Addis Ababa, 06 February 2017 – As the world observes International Day of Zero Tolerance on Female Genital Mutilation/Cutting (FGM/C), UNICEF Ethiopia commits to accelerate its efforts to end the violent practice of FGM/C through strengthened partnerships with key actors in support of the national theme, “Let us keep our promise and fulfil our commitment by ending FGM/C.”
“FGM/C is a harmful practice inflicted on girls which deprives them of their rights to sexual and reproductive health, endangers their health by causing complications during delivery and even untimely death,” said Gillian Mellsop, UNICEF Representative to Ethiopia. “In order to fast-track the elimination of the practice once and for all, we need to work at grass roots level, at scale and hand in hand with communities – boys and girls, women and men, and most importantly, traditional and religious leaders who are influential communicators with the potential to reach the hearts and minds of millions of people. We also believe that it is equally important to address health and psychological complications caused by FGM/C- by providing the necessary health services for survivors to help them lead a healthy life.”
According to the 2016 Ethiopian Demographic Health Survey (EDHS), FGM/C among the age group of 15-49 is most prevalent among the ethnic groups of Afar and Somali regions (98 per cent and 99 percent, respectively), followed by Welaita and Hadiya (92 per cent for both). In addition, 54 per cent of urban women have experienced FGM/C as compared to 68 per cent in rural areas. FGM/C is less prevalent among women with higher education and those in the highest wealth quintile. The 2016 EDHS shows a decreasing trend in FGM/C nationwide with the prevalence in 15-19 year olds down to 47 per cent as compared to 65 per cent in the 15-49 age group.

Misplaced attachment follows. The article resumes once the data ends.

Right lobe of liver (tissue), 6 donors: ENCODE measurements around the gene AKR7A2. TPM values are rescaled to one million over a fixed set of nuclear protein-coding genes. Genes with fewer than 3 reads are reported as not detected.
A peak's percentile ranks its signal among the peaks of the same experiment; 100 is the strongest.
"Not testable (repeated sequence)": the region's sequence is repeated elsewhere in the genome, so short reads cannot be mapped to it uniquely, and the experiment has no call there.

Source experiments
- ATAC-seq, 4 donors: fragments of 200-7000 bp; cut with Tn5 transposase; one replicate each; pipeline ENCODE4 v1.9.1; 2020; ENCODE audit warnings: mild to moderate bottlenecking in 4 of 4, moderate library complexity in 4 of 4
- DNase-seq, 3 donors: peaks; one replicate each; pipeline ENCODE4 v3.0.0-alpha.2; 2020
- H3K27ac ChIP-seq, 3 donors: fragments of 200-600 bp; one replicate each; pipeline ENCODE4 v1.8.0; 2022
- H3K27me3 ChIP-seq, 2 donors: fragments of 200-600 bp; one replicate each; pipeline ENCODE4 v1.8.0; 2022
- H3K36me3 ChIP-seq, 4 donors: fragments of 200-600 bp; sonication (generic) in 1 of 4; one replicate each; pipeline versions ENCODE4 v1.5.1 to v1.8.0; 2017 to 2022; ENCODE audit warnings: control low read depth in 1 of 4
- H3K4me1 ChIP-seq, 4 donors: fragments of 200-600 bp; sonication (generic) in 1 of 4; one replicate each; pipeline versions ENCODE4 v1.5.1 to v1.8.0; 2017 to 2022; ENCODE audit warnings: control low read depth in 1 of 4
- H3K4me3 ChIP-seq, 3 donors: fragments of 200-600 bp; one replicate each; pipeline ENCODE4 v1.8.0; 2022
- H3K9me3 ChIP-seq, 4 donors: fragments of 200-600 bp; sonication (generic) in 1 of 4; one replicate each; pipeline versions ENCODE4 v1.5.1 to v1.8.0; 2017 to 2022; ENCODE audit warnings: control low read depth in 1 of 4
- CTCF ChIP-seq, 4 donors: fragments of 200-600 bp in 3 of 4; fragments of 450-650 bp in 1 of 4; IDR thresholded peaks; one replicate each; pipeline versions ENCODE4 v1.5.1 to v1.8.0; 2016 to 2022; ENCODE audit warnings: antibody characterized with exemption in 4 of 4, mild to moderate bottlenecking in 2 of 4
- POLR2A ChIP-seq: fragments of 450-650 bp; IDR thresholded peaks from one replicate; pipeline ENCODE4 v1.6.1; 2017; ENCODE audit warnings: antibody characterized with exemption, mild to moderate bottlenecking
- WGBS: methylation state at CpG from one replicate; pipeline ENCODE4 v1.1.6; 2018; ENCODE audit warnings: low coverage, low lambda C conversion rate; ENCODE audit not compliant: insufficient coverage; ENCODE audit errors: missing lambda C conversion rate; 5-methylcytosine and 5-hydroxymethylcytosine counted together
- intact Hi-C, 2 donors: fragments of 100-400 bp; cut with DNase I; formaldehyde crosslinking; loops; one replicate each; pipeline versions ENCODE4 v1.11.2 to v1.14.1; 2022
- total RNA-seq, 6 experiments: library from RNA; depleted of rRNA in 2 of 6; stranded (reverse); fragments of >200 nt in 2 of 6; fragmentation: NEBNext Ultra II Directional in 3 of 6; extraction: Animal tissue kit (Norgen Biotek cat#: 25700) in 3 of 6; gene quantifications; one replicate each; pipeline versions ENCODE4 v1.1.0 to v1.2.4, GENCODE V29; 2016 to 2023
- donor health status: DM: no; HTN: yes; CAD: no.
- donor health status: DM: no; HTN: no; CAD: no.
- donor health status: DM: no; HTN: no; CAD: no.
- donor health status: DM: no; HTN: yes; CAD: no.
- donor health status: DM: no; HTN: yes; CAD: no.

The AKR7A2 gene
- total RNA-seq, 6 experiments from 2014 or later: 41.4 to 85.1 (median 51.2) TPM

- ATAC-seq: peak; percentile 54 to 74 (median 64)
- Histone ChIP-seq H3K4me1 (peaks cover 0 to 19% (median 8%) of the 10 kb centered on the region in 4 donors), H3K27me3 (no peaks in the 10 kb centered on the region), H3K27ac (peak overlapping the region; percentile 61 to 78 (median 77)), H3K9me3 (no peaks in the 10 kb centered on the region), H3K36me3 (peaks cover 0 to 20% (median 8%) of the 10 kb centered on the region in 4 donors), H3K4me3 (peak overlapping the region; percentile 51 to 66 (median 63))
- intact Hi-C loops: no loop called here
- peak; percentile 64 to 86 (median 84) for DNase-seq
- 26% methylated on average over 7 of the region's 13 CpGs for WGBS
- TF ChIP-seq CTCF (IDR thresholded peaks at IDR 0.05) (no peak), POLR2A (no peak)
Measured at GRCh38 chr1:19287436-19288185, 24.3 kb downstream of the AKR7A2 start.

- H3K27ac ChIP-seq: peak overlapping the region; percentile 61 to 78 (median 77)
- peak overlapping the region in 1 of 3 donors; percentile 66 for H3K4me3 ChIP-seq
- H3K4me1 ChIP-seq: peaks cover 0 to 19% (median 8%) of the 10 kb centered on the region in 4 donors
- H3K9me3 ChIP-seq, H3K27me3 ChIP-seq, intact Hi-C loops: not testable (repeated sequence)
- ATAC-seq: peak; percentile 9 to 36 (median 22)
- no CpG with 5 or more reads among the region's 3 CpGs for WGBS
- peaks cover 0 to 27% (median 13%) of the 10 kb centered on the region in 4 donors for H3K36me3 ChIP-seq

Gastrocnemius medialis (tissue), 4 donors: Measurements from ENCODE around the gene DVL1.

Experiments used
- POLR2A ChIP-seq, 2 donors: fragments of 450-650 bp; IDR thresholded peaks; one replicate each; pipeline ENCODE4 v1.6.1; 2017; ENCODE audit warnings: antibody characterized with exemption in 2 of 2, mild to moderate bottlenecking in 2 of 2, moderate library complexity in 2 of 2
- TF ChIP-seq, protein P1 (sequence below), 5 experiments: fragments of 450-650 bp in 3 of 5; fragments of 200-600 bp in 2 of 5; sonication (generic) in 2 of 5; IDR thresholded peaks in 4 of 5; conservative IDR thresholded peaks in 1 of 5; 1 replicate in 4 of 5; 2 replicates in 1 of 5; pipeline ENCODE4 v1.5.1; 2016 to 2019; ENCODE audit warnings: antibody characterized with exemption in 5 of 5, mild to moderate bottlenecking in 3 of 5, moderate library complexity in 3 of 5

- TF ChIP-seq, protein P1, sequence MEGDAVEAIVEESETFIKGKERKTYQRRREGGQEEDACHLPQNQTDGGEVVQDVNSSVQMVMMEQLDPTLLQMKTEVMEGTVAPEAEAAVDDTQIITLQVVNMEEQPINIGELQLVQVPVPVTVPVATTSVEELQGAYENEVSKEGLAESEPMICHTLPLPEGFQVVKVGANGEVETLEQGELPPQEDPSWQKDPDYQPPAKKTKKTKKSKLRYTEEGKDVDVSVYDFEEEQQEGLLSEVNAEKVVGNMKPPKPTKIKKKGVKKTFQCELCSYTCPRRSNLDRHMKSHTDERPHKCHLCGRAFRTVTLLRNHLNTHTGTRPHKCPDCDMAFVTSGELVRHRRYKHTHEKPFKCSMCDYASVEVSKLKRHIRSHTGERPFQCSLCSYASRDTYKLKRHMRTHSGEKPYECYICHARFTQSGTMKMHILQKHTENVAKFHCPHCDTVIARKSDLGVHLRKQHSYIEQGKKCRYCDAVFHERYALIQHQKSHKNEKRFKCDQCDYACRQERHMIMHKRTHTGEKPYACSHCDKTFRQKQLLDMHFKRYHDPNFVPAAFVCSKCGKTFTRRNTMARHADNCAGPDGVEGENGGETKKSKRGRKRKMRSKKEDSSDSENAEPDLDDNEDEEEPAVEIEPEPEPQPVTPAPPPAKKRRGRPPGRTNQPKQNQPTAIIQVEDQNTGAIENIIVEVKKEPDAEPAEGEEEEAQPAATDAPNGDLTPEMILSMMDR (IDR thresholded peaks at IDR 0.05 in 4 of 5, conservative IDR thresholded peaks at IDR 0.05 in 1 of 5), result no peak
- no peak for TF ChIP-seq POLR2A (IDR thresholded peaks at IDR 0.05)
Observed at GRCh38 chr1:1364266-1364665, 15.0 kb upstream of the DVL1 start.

UNICEF supports the Government’s efforts through enhancing capacity to implement both preventive and responsive programmes at scale, and strengthening coordination mechanisms at different levels. UNICEF works with the National Alliance to progress ongoing roadmap development to end FGM/C and Child Marriage. It also, supports the involvement of faith based, traditional and community leaders, as communities usually link this harmful traditional practice to cultural and religious norms. In this regard, UNICEF signed a Memorandum of Understanding (MoU) in August 2016 with major religious institutions in the country to improve the lives of children, women and adolescents by promoting positive behaviour and social norms and to bring about the necessary societal shifts in communities.
UNICEF supports the Government in the health sector in the Afar and Somali regions to address FGM/C related complications by providing training to health workers; raising the communities’ awareness on health risks caused by FGM/C; identifying girls and women affected by FGM/C; developing training materials; recruiting gynaecologists and equipping selected hospitals with basic FGM/C care equipment.